Madison, Wis. — While Jennifer Endicott’s cancer diagnosis was a complete surprise, (“As it is to most people,” she says), one part of her treatment was not: losing her hair during chemotherapy. She took that fact head-on, and even shaved her head before her hair really started falling out. However, there was one thing she was not entirely sure how to handle.
“One of the big factors I was worried about was scaring the kids,” Endicott says of her two children, ages four and one. “My four-year-old is that that age where they ask a lot of questions. They notice things. The biggest thing I thought would affect him is, mommy’s going to lose her hair.”
Endicott and her husband treated it as something silly that would happen to her during treatment. They told the kids that she would be wearing “spare hair” for a while. And after Endicott visited the wig salon at UW Health provided, through the Wigs for Patients Program, she got her spare hair.
“It’s our funny little way to talk about it,” Endicott says. “The kids have even tried on different wigs. And my kids are both blond and I’m naturally medium to darker brown, so my son loves it when I have a blond wig on, he’s like, ‘Oh mommy’s blond today like us!’”
Stephanie Schutz, a licensed cosmetologist with UW Health (though more commonly known as the Wig Lady), has been working with patients like Endicott for over 15 years. Many of the people she works with – from cancer patients to alopecia patients – have told her that hair loss is difficult because it is an outward sign that they are going through treatment or have a medical condition.
“We want patients to be happy, to feel good. We want them to keep going to work and feeling good about being out there,” Schutz says. “And we want it to be up to them if they want to let people know that they’re going through treatment or going through something – and that you can’t tell by looking at them.”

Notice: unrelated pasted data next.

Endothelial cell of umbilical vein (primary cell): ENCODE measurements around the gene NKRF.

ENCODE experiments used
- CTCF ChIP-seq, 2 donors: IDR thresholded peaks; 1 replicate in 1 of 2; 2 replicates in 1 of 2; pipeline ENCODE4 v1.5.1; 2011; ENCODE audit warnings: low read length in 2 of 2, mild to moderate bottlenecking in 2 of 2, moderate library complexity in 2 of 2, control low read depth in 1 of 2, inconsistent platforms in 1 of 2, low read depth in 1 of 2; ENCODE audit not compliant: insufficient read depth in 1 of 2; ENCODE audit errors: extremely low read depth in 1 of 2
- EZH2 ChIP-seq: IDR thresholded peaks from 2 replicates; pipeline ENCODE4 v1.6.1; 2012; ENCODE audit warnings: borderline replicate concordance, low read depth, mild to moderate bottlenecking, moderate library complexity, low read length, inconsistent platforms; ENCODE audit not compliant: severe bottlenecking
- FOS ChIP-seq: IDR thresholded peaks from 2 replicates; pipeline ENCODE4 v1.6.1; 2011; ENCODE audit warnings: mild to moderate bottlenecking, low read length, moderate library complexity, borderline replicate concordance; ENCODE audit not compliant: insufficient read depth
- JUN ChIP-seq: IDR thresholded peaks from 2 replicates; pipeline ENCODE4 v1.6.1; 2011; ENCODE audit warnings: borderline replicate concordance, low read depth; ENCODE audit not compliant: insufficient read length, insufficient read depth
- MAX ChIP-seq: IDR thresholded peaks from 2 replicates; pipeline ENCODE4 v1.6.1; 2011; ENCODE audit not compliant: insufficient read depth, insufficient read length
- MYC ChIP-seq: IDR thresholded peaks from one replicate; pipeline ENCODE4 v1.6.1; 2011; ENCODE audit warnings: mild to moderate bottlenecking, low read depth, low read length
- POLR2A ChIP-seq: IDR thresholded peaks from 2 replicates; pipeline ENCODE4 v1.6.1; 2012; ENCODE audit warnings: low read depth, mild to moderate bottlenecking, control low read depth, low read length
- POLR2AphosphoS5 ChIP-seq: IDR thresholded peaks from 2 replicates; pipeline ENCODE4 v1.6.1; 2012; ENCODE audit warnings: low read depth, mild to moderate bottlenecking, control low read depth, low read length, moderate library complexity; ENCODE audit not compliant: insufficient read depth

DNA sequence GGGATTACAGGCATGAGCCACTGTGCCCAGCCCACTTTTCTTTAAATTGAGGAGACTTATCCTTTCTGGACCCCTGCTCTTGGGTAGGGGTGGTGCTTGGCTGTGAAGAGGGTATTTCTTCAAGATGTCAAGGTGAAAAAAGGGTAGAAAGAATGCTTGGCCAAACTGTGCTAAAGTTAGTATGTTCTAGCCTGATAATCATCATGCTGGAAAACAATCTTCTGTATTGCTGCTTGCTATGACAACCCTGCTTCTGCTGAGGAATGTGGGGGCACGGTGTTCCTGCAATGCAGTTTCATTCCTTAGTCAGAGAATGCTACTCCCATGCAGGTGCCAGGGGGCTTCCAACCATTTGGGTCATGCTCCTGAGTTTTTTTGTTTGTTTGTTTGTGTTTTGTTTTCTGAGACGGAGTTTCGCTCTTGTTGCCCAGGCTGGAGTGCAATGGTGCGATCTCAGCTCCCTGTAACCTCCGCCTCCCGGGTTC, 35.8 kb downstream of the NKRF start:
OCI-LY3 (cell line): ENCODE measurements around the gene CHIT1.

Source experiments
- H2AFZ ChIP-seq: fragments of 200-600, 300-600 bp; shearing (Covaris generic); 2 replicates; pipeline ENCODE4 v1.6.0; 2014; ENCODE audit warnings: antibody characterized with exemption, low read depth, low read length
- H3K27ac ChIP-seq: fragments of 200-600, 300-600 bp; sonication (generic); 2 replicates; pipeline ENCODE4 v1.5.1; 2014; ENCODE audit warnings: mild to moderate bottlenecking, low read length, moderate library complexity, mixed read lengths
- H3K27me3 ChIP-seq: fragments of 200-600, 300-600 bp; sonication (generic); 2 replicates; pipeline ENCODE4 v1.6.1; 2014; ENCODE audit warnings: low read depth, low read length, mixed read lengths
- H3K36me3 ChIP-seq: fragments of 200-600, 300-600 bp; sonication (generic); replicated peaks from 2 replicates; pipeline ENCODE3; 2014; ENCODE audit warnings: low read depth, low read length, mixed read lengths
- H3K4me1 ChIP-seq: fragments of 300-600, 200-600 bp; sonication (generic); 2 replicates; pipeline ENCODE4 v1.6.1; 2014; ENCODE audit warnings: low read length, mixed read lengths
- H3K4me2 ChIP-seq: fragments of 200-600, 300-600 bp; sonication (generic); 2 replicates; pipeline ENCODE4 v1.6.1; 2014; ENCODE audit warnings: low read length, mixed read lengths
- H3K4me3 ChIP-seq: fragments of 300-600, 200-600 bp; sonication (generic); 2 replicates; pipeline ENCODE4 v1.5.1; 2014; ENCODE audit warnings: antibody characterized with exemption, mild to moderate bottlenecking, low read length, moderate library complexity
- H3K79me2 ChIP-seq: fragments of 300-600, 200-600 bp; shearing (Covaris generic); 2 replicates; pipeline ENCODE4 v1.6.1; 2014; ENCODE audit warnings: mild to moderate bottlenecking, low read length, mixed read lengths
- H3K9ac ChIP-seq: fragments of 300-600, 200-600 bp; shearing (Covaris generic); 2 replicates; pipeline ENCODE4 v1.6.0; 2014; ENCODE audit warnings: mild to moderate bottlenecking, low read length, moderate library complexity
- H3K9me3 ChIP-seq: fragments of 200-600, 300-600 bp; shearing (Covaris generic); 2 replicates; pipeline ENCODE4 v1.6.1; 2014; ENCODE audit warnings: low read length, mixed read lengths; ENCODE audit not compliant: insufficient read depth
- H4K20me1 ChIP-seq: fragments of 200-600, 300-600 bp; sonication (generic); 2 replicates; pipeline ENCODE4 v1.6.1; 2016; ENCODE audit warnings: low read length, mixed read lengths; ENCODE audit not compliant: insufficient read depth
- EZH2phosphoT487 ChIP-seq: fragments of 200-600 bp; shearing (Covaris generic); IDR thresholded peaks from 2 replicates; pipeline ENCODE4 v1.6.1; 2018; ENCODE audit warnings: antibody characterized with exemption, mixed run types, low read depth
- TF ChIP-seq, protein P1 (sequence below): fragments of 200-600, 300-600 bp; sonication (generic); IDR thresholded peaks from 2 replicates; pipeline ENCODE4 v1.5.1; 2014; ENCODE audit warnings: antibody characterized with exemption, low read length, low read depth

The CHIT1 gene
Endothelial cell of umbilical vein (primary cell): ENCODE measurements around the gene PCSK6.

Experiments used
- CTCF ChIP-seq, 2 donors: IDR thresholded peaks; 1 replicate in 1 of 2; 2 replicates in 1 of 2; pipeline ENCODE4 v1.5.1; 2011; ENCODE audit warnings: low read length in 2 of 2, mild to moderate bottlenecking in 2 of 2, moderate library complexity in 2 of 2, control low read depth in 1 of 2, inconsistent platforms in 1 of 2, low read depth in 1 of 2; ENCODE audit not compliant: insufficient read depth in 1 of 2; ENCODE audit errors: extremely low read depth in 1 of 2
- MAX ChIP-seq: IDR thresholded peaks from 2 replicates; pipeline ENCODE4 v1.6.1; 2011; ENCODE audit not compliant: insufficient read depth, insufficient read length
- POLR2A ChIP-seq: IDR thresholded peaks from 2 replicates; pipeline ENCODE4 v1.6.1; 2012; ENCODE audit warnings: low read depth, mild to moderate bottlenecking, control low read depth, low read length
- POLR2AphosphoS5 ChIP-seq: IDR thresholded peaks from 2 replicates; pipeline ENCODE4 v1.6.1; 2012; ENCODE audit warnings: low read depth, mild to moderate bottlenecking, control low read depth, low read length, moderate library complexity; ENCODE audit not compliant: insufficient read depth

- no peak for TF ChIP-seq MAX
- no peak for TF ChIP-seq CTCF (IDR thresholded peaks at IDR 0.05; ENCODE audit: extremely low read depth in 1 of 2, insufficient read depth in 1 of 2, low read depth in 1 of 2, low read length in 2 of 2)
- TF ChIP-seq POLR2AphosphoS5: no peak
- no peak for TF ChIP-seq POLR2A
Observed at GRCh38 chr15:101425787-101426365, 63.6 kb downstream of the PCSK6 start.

The Wigs for Patients Program, funded through Friends of UW Health, is open to any patient in the UW Health system, including affiliate sites. Each patient is eligible for one free wig, and they can pay out of pocket for as many wigs as they want. The salon provides extra wigs to patients at cost (outside the UW Health wig salon they would have to pay a mark-up). Schutz and her team of seven volunteers schedule patients for one-hour appointments to try on different wigs and ensure they are fitted properly.
“We carry wigs with foiling, highlighting, ombré, shadow shading – if it’s happening in the salon, it’s happening in the wig salon,” Schutz says. “Whatever you’re looking for, we can probably find it and order it.”
Endicott says that Schutz and her team have been fantastic and make her feel very comfortable – even when she wants to order several wigs. By her estimation, she has 11 wigs now, though she only wears six of them regularly. Which wig she wears depends on the day. For example, if she is going to see someone she has not seen in a while, she will usually wear the wig that is closest to her natural style and color. Sometimes she just wants to try out a different look, because she can. Sometimes she goes without a wig. No matter what she chooses, the wigs give her the option of masking her hair loss.
“You go through treatment, you feel great one day and not so great the next day,” Endicott says. “Your close friends and family and co-workers know what’s going on. But sometimes on those good days, you don’t want everyone at the grocery store to see you and know. Once in a while, you just want to blend in.”